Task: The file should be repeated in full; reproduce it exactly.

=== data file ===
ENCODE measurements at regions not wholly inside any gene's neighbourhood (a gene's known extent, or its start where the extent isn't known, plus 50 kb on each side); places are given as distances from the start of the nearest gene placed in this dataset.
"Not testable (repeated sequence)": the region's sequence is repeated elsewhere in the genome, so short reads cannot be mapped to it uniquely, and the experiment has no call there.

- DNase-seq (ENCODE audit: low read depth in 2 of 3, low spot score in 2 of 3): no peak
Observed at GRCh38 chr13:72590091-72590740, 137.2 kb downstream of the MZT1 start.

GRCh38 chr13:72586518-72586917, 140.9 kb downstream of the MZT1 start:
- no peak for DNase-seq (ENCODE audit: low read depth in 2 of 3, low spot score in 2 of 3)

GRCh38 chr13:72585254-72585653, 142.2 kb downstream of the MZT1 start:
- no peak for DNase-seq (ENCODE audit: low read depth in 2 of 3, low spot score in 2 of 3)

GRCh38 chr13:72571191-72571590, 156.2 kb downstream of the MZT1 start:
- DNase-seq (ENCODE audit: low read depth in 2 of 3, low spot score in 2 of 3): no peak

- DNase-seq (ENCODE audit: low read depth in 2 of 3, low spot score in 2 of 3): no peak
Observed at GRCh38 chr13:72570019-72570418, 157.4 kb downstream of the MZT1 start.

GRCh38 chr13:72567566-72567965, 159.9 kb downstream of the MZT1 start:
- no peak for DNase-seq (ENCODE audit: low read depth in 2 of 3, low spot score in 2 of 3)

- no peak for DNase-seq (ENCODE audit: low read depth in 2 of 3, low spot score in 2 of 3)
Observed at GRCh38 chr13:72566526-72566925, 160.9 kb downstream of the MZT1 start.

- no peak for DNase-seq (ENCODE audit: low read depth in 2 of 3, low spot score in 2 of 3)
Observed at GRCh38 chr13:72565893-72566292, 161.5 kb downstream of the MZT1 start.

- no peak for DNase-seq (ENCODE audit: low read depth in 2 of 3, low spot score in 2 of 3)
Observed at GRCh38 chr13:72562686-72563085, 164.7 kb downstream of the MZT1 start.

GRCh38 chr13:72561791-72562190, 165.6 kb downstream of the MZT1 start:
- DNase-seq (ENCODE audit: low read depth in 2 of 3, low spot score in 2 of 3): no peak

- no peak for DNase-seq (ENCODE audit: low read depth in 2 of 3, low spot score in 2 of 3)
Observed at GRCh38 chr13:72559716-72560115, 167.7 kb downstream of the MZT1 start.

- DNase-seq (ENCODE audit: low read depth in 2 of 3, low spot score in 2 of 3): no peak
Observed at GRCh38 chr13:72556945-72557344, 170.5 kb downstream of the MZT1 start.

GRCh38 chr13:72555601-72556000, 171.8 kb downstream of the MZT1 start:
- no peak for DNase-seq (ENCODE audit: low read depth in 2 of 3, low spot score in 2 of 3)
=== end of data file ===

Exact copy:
ENCODE measurements at regions not wholly inside any gene's neighbourhood (a gene's known extent, or its start where the extent isn't known, plus 50 kb on each side); places are given as distances from the start of the nearest gene placed in this dataset.
"Not testable (repeated sequence)": the region's sequence is repeated elsewhere in the genome, so short reads cannot be mapped to it uniquely, and the experiment has no call there.

- DNase-seq (ENCODE audit: low read depth in 2 of 3, low spot score in 2 of 3): no peak
Observed at GRCh38 chr13:72590091-72590740, 137.2 kb downstream of the MZT1 start.

GRCh38 chr13:72586518-72586917, 140.9 kb downstream of the MZT1 start:
- no peak for DNase-seq (ENCODE audit: low read depth in 2 of 3, low spot score in 2 of 3)

GRCh38 chr13:72585254-72585653, 142.2 kb downstream of the MZT1 start:
- no peak for DNase-seq (ENCODE audit: low read depth in 2 of 3, low spot score in 2 of 3)

GRCh38 chr13:72571191-72571590, 156.2 kb downstream of the MZT1 start:
- DNase-seq (ENCODE audit: low read depth in 2 of 3, low spot score in 2 of 3): no peak

- DNase-seq (ENCODE audit: low read depth in 2 of 3, low spot score in 2 of 3): no peak
Observed at GRCh38 chr13:72570019-72570418, 157.4 kb downstream of the MZT1 start.

GRCh38 chr13:72567566-72567965, 159.9 kb downstream of the MZT1 start:
- no peak for DNase-seq (ENCODE audit: low read depth in 2 of 3, low spot score in 2 of 3)

- no peak for DNase-seq (ENCODE audit: low read depth in 2 of 3, low spot score in 2 of 3)
Observed at GRCh38 chr13:72566526-72566925, 160.9 kb downstream of the MZT1 start.

- no peak for DNase-seq (ENCODE audit: low read depth in 2 of 3, low spot score in 2 of 3)
Observed at GRCh38 chr13:72565893-72566292, 161.5 kb downstream of the MZT1 start.

- no peak for DNase-seq (ENCODE audit: low read depth in 2 of 3, low spot score in 2 of 3)
Observed at GRCh38 chr13:72562686-72563085, 164.7 kb downstream of the MZT1 start.

GRCh38 chr13:72561791-72562190, 165.6 kb downstream of the MZT1 start:
- DNase-seq (ENCODE audit: low read depth in 2 of 3, low spot score in 2 of 3): no peak

- no peak for DNase-seq (ENCODE audit: low read depth in 2 of 3, low spot score in 2 of 3)
Observed at GRCh38 chr13:72559716-72560115, 167.7 kb downstream of the MZT1 start.

- DNase-seq (ENCODE audit: low read depth in 2 of 3, low spot score in 2 of 3): no peak
Observed at GRCh38 chr13:72556945-72557344, 170.5 kb downstream of the MZT1 start.

GRCh38 chr13:72555601-72556000, 171.8 kb downstream of the MZT1 start:
- no peak for DNase-seq (ENCODE audit: low read depth in 2 of 3, low spot score in 2 of 3)